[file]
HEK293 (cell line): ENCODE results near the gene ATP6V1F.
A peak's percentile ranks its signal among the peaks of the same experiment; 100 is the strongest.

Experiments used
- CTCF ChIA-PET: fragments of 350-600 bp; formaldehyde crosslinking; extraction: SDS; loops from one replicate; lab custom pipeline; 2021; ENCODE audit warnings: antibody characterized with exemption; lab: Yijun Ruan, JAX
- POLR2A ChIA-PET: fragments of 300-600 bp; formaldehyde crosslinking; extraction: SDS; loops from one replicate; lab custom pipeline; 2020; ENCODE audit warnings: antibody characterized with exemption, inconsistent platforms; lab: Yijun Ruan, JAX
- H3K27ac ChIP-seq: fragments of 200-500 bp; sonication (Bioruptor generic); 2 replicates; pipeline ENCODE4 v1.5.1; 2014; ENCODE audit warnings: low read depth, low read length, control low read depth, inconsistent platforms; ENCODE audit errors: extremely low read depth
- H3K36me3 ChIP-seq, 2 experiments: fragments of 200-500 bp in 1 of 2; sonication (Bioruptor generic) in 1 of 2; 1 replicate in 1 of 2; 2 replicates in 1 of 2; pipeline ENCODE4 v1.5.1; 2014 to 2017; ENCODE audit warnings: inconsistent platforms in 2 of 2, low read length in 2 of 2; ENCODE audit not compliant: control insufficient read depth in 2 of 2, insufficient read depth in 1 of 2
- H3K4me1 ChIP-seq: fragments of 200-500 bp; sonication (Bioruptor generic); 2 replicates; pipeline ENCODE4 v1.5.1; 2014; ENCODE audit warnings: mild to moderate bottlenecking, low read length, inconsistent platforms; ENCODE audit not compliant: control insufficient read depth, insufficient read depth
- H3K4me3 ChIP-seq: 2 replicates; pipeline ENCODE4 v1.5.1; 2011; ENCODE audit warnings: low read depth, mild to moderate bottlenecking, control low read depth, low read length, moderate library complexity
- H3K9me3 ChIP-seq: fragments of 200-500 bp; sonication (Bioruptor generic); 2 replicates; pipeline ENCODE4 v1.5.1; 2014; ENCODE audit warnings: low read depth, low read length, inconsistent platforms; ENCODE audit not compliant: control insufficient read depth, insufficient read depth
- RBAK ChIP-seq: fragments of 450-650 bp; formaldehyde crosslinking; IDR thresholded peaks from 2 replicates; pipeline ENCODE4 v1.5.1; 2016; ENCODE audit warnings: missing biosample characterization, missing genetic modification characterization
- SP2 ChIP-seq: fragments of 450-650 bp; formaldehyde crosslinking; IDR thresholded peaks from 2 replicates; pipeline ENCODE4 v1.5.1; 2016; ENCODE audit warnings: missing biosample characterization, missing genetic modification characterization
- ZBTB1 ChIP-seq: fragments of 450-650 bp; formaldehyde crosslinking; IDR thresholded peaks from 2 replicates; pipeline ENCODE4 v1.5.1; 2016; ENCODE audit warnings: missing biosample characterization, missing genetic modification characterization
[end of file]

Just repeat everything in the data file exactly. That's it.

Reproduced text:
HEK293 (cell line): ENCODE results near the gene ATP6V1F.
A peak's percentile ranks its signal among the peaks of the same experiment; 100 is the strongest.

Experiments used
- CTCF ChIA-PET: fragments of 350-600 bp; formaldehyde crosslinking; extraction: SDS; loops from one replicate; lab custom pipeline; 2021; ENCODE audit warnings: antibody characterized with exemption; lab: Yijun Ruan, JAX
- POLR2A ChIA-PET: fragments of 300-600 bp; formaldehyde crosslinking; extraction: SDS; loops from one replicate; lab custom pipeline; 2020; ENCODE audit warnings: antibody characterized with exemption, inconsistent platforms; lab: Yijun Ruan, JAX
- H3K27ac ChIP-seq: fragments of 200-500 bp; sonication (Bioruptor generic); 2 replicates; pipeline ENCODE4 v1.5.1; 2014; ENCODE audit warnings: low read depth, low read length, control low read depth, inconsistent platforms; ENCODE audit errors: extremely low read depth
- H3K36me3 ChIP-seq, 2 experiments: fragments of 200-500 bp in 1 of 2; sonication (Bioruptor generic) in 1 of 2; 1 replicate in 1 of 2; 2 replicates in 1 of 2; pipeline ENCODE4 v1.5.1; 2014 to 2017; ENCODE audit warnings: inconsistent platforms in 2 of 2, low read length in 2 of 2; ENCODE audit not compliant: control insufficient read depth in 2 of 2, insufficient read depth in 1 of 2
- H3K4me1 ChIP-seq: fragments of 200-500 bp; sonication (Bioruptor generic); 2 replicates; pipeline ENCODE4 v1.5.1; 2014; ENCODE audit warnings: mild to moderate bottlenecking, low read length, inconsistent platforms; ENCODE audit not compliant: control insufficient read depth, insufficient read depth
- H3K4me3 ChIP-seq: 2 replicates; pipeline ENCODE4 v1.5.1; 2011; ENCODE audit warnings: low read depth, mild to moderate bottlenecking, control low read depth, low read length, moderate library complexity
- H3K9me3 ChIP-seq: fragments of 200-500 bp; sonication (Bioruptor generic); 2 replicates; pipeline ENCODE4 v1.5.1; 2014; ENCODE audit warnings: low read depth, low read length, inconsistent platforms; ENCODE audit not compliant: control insufficient read depth, insufficient read depth
- RBAK ChIP-seq: fragments of 450-650 bp; formaldehyde crosslinking; IDR thresholded peaks from 2 replicates; pipeline ENCODE4 v1.5.1; 2016; ENCODE audit warnings: missing biosample characterization, missing genetic modification characterization
- SP2 ChIP-seq: fragments of 450-650 bp; formaldehyde crosslinking; IDR thresholded peaks from 2 replicates; pipeline ENCODE4 v1.5.1; 2016; ENCODE audit warnings: missing biosample characterization, missing genetic modification characterization
- ZBTB1 ChIP-seq: fragments of 450-650 bp; formaldehyde crosslinking; IDR thresholded peaks from 2 replicates; pipeline ENCODE4 v1.5.1; 2016; ENCODE audit warnings: missing biosample characterization, missing genetic modification characterization